Suppose you’re writing a function to double a given number. You might naively assume that this would be a reasonable solution: If you run it you’ll find number remains unchanged. This is, you might be surprised to discover, by design. It’s down to C’s pass by value semantics. Instead, use referential semantics as follows toRead more »

If you’ve run into the classic noob C programmer’s problem of “Why won’t my function update my variable?” then you might have resorted to using a global variable instead of passing the variable into the function as a parameter. Global variables allow ‘write access’ to number from both the caller and the callee, like this,Read more »

The obvious answer is “quite a lot”. There’s the three on the front of my house, there are a couple more in my phone number and there’s one on the number plate of the car across the street from me right now. There are also several copies of my house number three, stored in theRead more »

This is going to be a bit abstract but it’s honestly really worth trying to get your head around if you want a good solid foundation in pointers and referential semantics in general. Pretty much everybody starts their programming career by doing some Hello World stuff and then moving on to some simple variable manipulationRead more »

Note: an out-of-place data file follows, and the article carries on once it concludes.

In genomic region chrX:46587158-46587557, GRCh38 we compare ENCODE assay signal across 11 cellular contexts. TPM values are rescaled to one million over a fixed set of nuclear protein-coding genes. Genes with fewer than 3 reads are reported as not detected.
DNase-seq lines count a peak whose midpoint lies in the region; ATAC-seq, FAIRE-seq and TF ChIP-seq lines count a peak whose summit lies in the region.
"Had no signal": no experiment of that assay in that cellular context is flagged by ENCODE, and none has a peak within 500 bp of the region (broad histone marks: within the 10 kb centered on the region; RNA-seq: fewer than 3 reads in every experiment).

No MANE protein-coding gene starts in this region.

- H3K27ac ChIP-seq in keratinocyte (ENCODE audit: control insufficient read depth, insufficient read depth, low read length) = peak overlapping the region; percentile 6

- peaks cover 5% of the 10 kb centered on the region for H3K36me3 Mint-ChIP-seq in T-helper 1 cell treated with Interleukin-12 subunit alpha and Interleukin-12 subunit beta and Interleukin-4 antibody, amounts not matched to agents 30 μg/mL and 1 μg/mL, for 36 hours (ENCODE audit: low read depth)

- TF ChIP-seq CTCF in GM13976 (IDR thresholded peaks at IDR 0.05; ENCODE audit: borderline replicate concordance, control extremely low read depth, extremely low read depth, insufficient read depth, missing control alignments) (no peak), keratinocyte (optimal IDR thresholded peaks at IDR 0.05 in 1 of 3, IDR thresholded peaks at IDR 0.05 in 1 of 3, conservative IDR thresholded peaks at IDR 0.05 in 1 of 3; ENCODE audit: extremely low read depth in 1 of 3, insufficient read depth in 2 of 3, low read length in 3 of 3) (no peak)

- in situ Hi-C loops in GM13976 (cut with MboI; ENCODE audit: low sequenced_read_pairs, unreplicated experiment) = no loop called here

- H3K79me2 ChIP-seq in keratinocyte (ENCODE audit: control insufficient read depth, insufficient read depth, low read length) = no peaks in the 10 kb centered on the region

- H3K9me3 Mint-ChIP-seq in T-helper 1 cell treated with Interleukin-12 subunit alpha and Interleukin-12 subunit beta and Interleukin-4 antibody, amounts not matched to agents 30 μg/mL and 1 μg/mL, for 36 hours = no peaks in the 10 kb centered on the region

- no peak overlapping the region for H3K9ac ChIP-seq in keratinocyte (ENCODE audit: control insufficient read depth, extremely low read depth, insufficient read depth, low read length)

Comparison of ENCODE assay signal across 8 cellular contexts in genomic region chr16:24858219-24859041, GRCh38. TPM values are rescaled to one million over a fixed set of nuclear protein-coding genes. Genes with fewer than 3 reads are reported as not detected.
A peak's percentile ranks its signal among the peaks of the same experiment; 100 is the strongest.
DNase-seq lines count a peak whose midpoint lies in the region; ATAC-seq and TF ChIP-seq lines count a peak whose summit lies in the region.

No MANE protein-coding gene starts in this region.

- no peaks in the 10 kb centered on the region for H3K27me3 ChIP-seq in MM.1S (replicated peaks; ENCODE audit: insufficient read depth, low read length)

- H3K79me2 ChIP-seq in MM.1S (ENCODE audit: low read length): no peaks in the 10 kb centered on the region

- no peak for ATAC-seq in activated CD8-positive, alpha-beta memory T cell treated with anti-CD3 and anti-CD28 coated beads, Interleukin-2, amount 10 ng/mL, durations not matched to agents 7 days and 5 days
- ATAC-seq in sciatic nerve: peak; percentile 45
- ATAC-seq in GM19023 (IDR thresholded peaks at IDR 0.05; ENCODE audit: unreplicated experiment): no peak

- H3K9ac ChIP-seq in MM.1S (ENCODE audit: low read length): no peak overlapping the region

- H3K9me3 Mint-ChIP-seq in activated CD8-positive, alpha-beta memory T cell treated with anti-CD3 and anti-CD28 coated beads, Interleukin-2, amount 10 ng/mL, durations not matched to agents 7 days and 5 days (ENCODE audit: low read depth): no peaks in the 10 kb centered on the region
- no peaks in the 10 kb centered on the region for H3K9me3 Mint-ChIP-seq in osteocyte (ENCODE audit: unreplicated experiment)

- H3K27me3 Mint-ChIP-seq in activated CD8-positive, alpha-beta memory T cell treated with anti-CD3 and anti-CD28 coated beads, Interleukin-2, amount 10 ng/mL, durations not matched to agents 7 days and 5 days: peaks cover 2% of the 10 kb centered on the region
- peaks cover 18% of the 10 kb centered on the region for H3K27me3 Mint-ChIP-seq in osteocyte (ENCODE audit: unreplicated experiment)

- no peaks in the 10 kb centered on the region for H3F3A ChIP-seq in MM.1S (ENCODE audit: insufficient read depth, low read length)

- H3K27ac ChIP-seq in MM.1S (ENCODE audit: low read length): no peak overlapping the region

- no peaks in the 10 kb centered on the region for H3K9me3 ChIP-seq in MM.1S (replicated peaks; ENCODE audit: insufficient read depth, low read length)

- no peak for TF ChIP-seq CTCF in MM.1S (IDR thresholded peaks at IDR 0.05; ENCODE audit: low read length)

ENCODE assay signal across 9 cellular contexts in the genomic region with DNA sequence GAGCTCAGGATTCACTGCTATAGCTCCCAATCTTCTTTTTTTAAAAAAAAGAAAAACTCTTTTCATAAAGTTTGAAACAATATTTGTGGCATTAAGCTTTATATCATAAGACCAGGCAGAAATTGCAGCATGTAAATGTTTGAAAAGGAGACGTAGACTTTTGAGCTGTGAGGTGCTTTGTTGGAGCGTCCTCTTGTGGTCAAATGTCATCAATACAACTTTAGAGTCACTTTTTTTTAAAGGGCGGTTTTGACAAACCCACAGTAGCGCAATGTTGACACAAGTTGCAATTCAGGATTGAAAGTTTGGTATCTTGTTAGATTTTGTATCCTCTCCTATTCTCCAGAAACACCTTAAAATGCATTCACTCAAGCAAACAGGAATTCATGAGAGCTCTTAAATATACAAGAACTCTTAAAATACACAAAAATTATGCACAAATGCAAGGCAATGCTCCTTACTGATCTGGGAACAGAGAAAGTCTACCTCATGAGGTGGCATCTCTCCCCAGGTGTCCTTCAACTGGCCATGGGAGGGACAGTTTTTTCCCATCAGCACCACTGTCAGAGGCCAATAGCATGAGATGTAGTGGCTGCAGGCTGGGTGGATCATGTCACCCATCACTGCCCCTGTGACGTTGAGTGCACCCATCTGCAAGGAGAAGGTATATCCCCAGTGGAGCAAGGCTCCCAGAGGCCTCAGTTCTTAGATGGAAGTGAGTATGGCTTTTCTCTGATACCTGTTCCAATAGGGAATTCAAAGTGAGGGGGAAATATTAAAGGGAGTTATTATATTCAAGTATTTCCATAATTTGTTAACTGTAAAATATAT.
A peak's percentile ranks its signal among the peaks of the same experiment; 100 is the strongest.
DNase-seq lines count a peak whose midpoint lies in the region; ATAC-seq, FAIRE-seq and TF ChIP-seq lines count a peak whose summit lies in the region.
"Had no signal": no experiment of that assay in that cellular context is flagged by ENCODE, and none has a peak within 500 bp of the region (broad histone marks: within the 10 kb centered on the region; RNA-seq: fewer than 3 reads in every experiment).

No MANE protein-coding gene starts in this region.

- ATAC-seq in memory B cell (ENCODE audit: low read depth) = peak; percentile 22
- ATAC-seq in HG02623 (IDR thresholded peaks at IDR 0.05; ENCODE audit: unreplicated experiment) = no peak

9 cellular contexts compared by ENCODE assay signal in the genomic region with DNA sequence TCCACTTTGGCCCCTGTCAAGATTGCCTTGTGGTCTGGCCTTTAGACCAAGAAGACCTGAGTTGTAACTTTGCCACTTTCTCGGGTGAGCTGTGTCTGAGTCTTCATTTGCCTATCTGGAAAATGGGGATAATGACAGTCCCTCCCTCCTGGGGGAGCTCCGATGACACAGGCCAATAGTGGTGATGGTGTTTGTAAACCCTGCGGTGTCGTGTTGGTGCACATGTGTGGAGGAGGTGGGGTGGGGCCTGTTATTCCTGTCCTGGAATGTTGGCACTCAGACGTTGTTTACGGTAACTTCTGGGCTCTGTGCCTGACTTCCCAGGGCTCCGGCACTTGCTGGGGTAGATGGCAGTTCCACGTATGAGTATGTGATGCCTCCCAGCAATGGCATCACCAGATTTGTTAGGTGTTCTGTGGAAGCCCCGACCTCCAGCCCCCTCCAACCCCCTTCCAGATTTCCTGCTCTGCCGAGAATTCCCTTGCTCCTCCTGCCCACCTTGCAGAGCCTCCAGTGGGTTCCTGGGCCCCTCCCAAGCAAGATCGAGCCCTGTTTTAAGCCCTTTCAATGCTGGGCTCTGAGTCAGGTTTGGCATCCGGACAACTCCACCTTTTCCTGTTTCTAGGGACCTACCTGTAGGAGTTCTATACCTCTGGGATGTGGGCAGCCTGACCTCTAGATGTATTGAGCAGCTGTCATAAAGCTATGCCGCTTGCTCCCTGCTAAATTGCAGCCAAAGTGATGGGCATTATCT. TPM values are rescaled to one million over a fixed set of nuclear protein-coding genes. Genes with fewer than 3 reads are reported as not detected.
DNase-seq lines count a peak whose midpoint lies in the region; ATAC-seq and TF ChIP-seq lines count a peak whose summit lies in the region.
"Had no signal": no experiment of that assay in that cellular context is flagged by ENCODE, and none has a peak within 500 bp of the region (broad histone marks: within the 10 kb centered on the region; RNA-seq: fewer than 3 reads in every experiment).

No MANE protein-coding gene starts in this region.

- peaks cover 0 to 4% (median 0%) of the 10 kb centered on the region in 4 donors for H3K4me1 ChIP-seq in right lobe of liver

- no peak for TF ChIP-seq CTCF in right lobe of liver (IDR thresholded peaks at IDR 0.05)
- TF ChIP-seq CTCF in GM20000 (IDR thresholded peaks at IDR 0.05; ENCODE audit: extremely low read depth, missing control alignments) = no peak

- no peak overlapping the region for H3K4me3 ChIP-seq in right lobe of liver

Pointers are variables that point to a pointee. Like so: Behind that deceptively simple definition lurk some pretty hairy pitfalls and subtleties but it’s still the best place to start learning. In computing, when we’re talking about locations to point to and/or from, we’re really talking about memory addresses. So, given that we’re talking aboutRead more »

The top-level answer to this is that pointers often lead to smaller and faster code. As answers go, that’s not very enlightening though so here are a few concrete examples. To allow functions to change data owned by their caller. This allows you to avoid using global variables for changing data within functions. It alsoRead more »

In addition to the familiar pointers to standard types like ints, floats, arrays and structs, we can also have pointers to pointers: int i = 1; int *ip = &i; int **pp = &ip;

There’s just one little wrinkle you need to know about structs when it comes to pointers. If you have a pointer to a struct and you want to get access to one of its fields then there’s a shorthand: ptrToStruct->fieldName is the same as *(ptrToStruct).fieldName

Arrays are contiguous blocks of memory holding multiple objects of the same type. These can be quite large and passing them into functions in the conventional, by value sense, can be quite inefficient both in terms of memory and processor cycles. Fortunately, pointers come to our rescue here by allowing us to pass a pointerRead more »

C is a statically typed language, meaning that we explicitly tell the compiler what type our objects are. For example, in Python, which is dynamically rather than statically typed, we’d write value = 12 whereas in C we’d write int value = 12. What about pointers then? Given that we write int value1 and floatRead more »

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